1
$\begingroup$

I need to find the value of $w$ using a numerical method for finding function's root (like Newton's method).

By the Pythagorean theorem we know that $BF = \sqrt {100 -w^2}$ and $AD = \sqrt {144 - w^2}$.

I'm not so sure how to utilize $OE$ to create a function so that it's root is the answer for $w$.

I'd be glad for help

Thanks!

enter image description here

$\endgroup$
0
2
$\begingroup$

Put the origin at $D$, $A=(0,a)$, $B=(w,b)$. Then the diagonal lines have the equations $y=a·(1-\frac xw)$ and $y=b·\frac xw$. They intersect at $x=w·\frac{a}{a+b}$ at height $y=\frac{ab}{a+b}$.

The three unknowns $a,b,w$ are thus connected to the 3 given lengths via $$ a^2+w^2=144\\ b^2+w^2=100\\ ab=5(a+b) $$ leading to $$ \sqrt{(144-w^2)(100-w^2)}=5(\sqrt{144-w^2}+\sqrt{100-w^2}). $$ This can now be solved using your favorite univariate solver, like bisection, secant method, Newton method and others to find the root close to $w=4.29732800472$.

$\endgroup$
0
1
$\begingroup$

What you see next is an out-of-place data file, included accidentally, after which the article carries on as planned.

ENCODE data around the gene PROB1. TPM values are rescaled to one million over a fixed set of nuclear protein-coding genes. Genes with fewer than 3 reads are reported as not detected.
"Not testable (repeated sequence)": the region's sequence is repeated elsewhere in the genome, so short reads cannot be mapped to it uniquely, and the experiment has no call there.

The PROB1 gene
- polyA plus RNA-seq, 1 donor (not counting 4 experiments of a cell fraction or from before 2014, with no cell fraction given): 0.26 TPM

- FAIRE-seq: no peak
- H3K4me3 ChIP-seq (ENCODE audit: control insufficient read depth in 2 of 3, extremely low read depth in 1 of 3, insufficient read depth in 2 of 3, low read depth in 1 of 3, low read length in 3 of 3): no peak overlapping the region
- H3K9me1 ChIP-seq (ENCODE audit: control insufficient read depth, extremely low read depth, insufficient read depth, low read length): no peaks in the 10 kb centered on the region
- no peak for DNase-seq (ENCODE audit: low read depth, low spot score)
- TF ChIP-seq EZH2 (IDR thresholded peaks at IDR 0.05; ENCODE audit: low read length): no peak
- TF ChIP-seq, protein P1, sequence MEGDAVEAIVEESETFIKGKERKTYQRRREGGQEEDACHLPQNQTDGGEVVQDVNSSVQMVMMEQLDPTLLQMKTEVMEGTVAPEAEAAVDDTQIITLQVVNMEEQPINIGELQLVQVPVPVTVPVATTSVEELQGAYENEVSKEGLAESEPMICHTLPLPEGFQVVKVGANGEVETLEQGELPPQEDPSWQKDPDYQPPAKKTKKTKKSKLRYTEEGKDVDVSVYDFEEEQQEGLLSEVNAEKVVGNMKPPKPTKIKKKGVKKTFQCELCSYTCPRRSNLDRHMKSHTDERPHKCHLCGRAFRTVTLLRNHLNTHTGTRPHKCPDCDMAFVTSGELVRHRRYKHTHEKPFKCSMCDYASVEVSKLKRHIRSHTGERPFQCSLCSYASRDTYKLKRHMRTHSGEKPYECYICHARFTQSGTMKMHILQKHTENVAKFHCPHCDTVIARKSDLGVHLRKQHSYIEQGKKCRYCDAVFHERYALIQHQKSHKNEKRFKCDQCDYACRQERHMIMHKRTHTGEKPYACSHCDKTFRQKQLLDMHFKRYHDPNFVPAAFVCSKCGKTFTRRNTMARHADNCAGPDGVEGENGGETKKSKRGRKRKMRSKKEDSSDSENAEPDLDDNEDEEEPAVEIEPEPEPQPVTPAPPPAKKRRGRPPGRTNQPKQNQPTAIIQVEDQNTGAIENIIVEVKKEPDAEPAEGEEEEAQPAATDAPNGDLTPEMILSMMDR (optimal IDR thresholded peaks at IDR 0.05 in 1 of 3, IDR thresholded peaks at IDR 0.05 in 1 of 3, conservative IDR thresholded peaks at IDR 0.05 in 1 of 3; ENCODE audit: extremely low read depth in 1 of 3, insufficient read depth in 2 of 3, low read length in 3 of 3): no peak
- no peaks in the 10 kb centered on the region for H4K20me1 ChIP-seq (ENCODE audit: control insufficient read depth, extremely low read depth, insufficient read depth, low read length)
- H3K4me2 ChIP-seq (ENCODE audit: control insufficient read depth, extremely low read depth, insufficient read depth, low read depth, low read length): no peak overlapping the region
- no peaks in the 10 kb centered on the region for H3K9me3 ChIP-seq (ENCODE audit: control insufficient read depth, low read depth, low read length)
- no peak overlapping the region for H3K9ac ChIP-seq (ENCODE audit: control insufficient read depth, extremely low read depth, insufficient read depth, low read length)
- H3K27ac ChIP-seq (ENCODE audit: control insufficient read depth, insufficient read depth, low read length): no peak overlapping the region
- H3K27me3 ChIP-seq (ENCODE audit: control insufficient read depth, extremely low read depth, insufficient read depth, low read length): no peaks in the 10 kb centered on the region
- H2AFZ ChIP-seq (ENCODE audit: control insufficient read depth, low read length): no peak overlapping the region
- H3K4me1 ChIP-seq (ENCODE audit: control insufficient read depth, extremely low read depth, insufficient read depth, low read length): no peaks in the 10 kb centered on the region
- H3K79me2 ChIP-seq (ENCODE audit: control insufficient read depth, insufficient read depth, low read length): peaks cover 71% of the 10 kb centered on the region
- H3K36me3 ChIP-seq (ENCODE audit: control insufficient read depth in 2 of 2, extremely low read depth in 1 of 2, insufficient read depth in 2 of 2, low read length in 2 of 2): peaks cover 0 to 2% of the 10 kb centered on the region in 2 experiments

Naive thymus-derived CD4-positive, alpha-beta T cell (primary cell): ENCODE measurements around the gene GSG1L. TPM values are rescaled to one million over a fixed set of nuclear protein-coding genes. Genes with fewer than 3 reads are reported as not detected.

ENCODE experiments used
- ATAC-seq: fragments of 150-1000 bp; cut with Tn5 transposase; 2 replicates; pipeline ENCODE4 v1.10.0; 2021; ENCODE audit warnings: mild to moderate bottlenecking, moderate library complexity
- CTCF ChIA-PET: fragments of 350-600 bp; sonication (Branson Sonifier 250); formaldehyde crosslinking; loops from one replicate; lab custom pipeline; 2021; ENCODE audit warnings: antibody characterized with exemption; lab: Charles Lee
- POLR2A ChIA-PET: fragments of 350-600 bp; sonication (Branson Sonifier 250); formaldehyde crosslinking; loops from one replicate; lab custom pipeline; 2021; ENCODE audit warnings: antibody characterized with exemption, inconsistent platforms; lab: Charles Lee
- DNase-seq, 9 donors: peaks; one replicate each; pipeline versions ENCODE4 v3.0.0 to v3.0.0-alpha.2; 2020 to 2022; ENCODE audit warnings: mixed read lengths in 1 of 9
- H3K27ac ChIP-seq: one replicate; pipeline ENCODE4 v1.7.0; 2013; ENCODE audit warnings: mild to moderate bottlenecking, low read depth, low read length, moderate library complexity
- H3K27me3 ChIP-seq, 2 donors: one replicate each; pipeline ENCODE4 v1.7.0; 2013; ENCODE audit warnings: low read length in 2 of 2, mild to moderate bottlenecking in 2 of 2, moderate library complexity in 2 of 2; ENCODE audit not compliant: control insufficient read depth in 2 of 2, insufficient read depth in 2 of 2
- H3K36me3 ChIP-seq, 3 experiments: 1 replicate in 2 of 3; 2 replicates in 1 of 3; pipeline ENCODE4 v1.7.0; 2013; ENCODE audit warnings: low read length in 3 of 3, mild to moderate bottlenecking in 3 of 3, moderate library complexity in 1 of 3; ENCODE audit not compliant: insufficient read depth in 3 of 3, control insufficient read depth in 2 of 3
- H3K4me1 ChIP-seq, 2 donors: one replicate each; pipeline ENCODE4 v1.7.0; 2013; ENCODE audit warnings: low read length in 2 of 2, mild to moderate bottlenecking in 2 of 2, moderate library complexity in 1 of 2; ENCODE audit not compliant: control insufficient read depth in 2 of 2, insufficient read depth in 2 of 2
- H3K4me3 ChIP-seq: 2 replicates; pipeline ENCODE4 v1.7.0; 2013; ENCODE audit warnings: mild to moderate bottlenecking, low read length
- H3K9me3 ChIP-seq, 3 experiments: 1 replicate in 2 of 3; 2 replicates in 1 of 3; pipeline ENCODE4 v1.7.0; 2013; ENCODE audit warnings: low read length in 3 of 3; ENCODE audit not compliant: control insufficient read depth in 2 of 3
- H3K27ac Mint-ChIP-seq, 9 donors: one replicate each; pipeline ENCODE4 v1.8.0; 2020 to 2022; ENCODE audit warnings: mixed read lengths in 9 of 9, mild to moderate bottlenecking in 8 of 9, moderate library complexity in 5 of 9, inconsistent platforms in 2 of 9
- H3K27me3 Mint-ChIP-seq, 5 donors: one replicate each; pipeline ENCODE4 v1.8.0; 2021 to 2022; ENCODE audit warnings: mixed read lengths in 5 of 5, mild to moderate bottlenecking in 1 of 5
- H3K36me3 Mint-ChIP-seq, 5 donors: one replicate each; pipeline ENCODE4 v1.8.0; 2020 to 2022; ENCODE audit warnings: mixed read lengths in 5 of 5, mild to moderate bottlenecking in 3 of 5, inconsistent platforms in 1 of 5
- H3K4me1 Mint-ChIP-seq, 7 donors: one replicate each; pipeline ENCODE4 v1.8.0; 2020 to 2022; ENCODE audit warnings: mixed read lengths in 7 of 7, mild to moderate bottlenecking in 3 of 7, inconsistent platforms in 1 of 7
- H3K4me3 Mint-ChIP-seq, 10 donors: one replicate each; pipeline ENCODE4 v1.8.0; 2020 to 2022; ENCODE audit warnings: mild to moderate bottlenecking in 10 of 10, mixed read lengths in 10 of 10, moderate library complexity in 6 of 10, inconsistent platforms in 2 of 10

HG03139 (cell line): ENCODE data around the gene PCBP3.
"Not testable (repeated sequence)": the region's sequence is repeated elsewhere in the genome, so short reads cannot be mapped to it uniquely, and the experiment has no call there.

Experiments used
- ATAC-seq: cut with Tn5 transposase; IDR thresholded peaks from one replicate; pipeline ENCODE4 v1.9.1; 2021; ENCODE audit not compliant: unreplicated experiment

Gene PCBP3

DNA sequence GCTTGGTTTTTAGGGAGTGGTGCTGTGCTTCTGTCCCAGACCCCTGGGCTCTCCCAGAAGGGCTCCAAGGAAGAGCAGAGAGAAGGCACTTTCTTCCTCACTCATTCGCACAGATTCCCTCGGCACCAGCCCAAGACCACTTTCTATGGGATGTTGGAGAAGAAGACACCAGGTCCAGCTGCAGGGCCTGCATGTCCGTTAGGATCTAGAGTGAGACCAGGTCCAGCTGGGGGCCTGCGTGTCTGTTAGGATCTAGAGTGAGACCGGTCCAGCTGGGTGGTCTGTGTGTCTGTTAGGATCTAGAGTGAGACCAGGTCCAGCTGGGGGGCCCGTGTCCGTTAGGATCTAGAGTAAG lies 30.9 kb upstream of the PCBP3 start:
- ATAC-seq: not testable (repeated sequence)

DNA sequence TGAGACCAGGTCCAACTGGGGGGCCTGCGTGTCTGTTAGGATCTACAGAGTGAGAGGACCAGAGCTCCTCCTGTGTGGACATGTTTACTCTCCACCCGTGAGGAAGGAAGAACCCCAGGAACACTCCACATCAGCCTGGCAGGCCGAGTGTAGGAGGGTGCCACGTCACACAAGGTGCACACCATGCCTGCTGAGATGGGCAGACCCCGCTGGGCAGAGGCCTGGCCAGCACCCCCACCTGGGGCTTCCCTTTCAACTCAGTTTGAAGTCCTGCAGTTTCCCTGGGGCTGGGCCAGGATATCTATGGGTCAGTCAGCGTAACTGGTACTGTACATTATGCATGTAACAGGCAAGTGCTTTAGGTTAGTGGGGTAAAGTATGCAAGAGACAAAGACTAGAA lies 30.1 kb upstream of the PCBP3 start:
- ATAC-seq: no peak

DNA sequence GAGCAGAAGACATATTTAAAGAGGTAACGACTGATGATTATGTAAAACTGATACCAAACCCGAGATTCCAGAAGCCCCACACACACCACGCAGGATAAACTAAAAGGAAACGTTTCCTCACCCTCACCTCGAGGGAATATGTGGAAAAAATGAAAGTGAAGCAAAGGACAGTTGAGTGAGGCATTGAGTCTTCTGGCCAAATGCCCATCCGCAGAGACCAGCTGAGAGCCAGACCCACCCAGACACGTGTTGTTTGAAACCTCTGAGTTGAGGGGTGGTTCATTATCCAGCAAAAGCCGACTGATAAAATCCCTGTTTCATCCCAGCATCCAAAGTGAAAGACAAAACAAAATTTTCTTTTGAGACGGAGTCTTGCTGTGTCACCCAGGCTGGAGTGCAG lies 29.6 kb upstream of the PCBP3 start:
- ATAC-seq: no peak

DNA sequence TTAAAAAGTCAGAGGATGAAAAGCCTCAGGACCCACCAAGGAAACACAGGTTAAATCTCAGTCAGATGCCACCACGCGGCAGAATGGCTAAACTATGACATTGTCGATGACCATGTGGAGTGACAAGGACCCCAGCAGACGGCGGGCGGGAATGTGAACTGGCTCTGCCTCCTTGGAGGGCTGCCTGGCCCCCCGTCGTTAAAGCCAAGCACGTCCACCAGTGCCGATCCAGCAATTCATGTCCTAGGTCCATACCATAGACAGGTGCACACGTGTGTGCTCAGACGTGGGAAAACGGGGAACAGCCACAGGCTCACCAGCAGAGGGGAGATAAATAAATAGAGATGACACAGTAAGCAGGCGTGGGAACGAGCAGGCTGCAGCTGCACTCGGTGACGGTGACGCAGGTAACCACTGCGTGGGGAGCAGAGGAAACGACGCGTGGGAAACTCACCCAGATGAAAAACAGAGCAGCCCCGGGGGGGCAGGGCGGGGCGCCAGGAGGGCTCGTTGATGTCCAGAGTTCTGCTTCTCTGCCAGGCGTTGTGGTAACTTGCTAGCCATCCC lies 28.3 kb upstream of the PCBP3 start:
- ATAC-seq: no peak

From triangle $ADF$ and triangle $ODF$: $$\frac{AD}{DF}=\frac{OE}{EF}$$

$$\frac{AD}{w}=\frac{5}{EF}$$

$$EF=\frac{5w}{AD}$$

From triangle $BFD$ and $OED$:

$$\frac{BF}{DF}=\frac{OE}{DE}$$

$$\frac{BF}{w}=\frac{5}{DE}$$

$$DE=\frac{5w}{BF}$$

Since $DE+EF=w$

$$\frac{5}{AD}+\frac{5}{BF}=1$$

Hence,

$$\frac{5}{\sqrt{144-w^2}}+\frac{5}{\sqrt{100-w^2}}=1$$

$\endgroup$
0
0
$\begingroup$

Starting from @Siong Thye Goh's answer, $$\frac{5}{\sqrt{144-w^2}}+\frac{5}{\sqrt{100-w^2}}=1$$ let $x=w^2$ and consider that you look for the zero of function $$f(x)=\frac{5}{\sqrt{144-x}}+\frac{5}{\sqrt{100-x}}-1$$ If you plot it, it looks very linear and this is very good for a root-finding algorithm.

Being very lazy, using $x_0=0$, the first iteration of Newton, Halley and Householder methods will be $$\frac{7200}{341} \qquad \frac{89280}{4823}\qquad \frac{173628000}{9399763}$$ Converted to decimals, th first estimate of $w$ is $4.59504$, $4.30248$ and $4.29785$ while the exact solution is $4.29733$.

$\endgroup$

Your Answer

By clicking “Post Your Answer”, you agree to our terms of service, privacy policy and cookie policy

Not the answer you're looking for? Browse other questions tagged or ask your own question.